The actin timings were 9 h for DDforge versus 22 h for DDFF (without performing the side-chain optimization), which means a factor 2.4 speedup. The difference in the resulting conformations is shown in Fig. 1; the corresponding RMS deviation was 1.9Å.


It may be useful to recall here that DDforge works in generalized coordinates (internal coordinates—torsion angles— and global position coordinates of each chain), and thus preserves the covalent bond geometry of the structure (except for the torsions). In addition, the side chains can optionally be energy-minimized by means of the SCWRL4 method. This is generally useful in all cases (not only for high-resolution maps) mainly because it helps to resolve possible “locks” in the trajectory, and not only because we may want to look at the detailed conformation of the side chains.

The use of dampers to maintain the overall assembly of the molecule allows it to model arbitrarily large conformational changes in a natural way. A demonstration of the sensibility of the deformations generated by DDforge is provided by the lactoferrin test case above, for which previous flexible-fitting approaches would degrade the RMSD from the target conformation, relative to a rigid-body fitting of subdomains. The fact that we can obtain results comparable to the residual crystallographic discrepancy suggests that DDforge can handle both rigid and flexible refinement with high accuracy.

Another example of the ability of DDforge to handle large conformational changes in a sensible way is the thermosome. This structure has a high degree of symmetry (imposed during the map reconstruction [30]), but this symmetry was not utilized during our simulations: all the chains were treated independently of one another, and no distance constraints were imposed.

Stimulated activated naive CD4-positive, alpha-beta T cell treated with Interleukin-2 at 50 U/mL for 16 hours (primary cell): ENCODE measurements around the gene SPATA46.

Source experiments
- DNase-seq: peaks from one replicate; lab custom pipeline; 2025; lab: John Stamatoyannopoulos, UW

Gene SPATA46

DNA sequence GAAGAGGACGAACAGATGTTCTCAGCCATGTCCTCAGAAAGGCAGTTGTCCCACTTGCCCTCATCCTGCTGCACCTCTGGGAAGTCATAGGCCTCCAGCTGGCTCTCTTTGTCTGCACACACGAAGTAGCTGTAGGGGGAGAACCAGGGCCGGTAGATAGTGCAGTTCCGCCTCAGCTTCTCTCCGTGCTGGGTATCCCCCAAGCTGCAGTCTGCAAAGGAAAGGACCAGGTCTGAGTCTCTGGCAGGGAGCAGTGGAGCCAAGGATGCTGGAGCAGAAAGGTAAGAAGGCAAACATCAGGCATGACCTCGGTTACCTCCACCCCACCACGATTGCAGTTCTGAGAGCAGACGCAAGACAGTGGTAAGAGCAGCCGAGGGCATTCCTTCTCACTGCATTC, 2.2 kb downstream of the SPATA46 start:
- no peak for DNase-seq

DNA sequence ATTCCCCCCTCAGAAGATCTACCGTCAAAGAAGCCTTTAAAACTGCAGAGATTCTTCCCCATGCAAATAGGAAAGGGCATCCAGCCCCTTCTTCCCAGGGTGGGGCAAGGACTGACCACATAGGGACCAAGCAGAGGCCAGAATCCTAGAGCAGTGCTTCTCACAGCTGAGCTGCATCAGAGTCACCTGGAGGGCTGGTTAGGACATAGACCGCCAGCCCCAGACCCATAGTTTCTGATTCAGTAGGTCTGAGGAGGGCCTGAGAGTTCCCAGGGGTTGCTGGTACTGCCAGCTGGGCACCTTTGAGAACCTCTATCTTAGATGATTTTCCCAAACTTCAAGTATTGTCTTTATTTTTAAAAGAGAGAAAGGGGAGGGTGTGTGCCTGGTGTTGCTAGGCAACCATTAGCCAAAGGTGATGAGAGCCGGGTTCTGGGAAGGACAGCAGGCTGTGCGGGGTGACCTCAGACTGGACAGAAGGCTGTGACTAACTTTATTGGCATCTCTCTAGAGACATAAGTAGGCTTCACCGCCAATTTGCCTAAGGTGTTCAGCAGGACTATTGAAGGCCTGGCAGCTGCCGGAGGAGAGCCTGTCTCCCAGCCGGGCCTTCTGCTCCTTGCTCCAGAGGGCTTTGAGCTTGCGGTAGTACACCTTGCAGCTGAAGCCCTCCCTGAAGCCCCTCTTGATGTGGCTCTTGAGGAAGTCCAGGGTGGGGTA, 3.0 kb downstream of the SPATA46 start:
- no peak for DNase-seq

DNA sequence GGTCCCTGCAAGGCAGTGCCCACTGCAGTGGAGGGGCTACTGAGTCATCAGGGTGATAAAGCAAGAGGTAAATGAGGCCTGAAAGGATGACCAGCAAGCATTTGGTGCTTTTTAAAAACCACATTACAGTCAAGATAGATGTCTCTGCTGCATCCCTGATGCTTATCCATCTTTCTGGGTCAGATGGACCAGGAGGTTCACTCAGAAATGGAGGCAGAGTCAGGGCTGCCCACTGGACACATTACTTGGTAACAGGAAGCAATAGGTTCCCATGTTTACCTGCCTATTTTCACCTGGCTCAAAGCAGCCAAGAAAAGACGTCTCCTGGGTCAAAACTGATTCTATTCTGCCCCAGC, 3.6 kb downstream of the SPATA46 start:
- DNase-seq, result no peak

Regarding efficiency, a comparison of runtimes with the original version of the code yielded a factor 2.3 speedup for the trajectory to reach the same overlap values. This can be attributed to the new scheme to update the dampers’ cutoff distance along the trajectory. The runtimes for the new version of the code, reported earlier, vary from a few minutes to 11 h, and depend not only on the size of the structures, but also on their specific geometries and parameters that affect the speed of the trajectory. Thus, even though thermosome is the largest system, it took less compute time than GroEL and the actin complex. These timings are considerably less than benchmarks reported for the NAMD molecular dynamics program used in MDFF [33]. A comparably sized F1-ATPase system (92,224 atoms) at 100 ns simulation time would take 14–100 days of compute time even on a much more powerful 24-core machine, depending on its GPU configuration.


We have developed a flexible refinement strategy termed DDforge that is well suited to handle the larger, higher-resolution maps that have become common in recent years.

Significant new features in our implementation include the simultaneous optimization of both the convolution kernel width σ and the density threshold T, by equating three quantities of the EM and synthetic maps: integral, 95% quantile, and volume; the ability for the user to define distance constraints on the model, which are useful to preserve shapes in regions where the density is not well defined; a streamlined approach to update, at every time step, the cutoff length of dampers, ensuring that the speed of the trajectory is optimal and thereby shortening the compute time; and a practical scheme to signal a point in the trajectory where overfitting is likely to start.

The application of DDforge to the recent actin data demonstrates the effect of optimizing the kernel width and density threshold to generate appropriate model maps at each step. Figure 1 contrasts the results obtained by using the original approach (fixed σ) with those using the optimized values. As with thermosome, the helical symmetry of this complex was not imposed in our calculations.

The stability of the DDforge approach was verified on the GroEL test case. This used a 6Å resolution EM map, and the drift from the initial to the final conformations was of only 1.8Å RMSD, which previous results suggest is mostly due to the intrinsic discrepancy between the atomic model and the EM map [32].